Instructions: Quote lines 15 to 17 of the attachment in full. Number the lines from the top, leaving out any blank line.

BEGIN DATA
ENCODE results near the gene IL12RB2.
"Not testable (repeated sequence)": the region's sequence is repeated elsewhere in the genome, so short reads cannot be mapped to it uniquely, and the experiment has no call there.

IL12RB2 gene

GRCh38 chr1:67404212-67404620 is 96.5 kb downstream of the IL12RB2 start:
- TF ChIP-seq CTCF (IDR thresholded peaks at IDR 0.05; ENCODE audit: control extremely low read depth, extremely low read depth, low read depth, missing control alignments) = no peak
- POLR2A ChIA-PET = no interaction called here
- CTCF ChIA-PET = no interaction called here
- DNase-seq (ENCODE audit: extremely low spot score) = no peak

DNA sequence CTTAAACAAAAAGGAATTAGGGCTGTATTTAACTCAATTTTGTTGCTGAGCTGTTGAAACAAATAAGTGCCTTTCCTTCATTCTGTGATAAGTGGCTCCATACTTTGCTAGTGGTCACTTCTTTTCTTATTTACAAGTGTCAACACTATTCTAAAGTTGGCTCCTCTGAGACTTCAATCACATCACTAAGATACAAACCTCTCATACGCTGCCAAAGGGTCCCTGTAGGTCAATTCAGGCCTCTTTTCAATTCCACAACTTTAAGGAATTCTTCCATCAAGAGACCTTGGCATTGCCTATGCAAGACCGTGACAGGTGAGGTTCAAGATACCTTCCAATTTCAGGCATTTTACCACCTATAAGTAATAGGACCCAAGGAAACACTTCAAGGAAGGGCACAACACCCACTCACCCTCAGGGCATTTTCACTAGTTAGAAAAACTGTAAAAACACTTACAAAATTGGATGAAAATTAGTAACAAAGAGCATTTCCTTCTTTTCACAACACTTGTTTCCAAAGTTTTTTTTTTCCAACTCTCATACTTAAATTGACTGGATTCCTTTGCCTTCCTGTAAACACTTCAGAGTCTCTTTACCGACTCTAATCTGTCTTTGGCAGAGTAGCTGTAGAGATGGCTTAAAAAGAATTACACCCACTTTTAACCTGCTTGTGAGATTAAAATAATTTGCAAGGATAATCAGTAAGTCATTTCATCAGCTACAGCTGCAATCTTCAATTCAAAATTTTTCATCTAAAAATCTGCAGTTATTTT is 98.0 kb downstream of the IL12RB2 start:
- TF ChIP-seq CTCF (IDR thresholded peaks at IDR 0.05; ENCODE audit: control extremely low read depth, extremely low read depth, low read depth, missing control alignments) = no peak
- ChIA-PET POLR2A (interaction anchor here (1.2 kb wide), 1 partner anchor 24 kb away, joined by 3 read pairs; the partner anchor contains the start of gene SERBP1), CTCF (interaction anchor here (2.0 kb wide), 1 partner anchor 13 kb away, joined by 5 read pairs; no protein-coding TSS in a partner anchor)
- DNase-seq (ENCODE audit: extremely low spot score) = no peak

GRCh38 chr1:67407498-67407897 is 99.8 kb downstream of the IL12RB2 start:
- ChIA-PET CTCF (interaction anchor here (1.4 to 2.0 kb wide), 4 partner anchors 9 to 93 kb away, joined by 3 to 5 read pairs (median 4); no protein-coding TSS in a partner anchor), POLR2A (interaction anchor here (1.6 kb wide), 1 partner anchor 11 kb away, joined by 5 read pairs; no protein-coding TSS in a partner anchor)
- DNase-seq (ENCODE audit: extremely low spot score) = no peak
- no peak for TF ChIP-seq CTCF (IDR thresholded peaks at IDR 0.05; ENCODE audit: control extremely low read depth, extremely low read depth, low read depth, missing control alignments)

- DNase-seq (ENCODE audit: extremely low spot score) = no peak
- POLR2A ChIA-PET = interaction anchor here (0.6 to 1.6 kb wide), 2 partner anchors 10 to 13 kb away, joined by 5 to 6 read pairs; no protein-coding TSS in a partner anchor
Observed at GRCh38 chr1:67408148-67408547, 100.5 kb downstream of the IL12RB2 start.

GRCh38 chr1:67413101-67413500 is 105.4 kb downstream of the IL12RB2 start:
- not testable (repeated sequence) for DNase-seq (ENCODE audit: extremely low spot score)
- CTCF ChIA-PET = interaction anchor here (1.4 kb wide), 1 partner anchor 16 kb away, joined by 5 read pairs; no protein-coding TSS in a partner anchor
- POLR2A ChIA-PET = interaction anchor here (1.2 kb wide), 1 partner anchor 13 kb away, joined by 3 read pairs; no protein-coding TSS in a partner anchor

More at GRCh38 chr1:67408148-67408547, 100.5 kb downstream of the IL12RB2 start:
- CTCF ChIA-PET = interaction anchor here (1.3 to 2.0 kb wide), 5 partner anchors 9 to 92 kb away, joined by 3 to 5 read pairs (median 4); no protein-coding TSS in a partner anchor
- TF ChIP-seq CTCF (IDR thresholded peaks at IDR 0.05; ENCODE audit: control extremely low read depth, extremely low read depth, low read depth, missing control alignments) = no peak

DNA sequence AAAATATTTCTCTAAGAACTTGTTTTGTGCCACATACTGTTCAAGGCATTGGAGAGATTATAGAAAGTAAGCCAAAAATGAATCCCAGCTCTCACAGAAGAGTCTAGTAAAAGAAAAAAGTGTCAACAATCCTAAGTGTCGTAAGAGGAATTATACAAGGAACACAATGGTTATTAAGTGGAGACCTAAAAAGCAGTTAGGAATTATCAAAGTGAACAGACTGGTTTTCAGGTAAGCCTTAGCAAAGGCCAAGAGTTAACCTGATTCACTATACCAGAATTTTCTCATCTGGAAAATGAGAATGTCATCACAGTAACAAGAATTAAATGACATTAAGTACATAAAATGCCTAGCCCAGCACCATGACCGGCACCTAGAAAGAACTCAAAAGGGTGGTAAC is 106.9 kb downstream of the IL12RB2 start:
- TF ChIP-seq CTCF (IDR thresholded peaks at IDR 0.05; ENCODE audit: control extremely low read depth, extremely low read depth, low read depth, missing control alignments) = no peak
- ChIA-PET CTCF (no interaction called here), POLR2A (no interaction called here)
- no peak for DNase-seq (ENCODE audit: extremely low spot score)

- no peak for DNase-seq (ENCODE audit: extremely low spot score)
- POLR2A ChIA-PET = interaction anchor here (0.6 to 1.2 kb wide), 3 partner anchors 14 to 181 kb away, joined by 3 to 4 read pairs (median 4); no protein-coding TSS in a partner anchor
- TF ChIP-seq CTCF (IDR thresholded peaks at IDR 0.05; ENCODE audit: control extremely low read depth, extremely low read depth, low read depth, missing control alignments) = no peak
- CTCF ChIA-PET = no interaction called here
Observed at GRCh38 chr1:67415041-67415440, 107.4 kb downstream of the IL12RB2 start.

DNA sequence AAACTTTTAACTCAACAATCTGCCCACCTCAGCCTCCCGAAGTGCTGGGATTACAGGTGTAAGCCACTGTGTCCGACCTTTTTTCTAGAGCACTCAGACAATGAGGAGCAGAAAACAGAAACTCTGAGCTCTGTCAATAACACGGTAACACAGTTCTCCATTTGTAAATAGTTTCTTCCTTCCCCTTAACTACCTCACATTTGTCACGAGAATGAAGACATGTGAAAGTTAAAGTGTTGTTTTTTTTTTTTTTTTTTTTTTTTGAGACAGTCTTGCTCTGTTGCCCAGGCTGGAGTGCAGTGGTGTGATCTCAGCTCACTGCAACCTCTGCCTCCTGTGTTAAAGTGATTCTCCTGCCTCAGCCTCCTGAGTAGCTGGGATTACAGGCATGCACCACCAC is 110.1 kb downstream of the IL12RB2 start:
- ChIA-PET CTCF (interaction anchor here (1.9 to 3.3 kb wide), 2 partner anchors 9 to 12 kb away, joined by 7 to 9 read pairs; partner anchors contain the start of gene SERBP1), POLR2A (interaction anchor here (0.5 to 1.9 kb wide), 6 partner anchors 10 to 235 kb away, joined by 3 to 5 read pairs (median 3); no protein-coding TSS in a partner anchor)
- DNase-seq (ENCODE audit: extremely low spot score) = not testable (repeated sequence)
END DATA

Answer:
- DNase-seq (ENCODE audit: extremely low spot score) = no peak
- no peak for TF ChIP-seq CTCF (IDR thresholded peaks at IDR 0.05; ENCODE audit: control extremely low read depth, extremely low read depth, low read depth, missing control alignments)

- DNase-seq (ENCODE audit: extremely low spot score) = no peak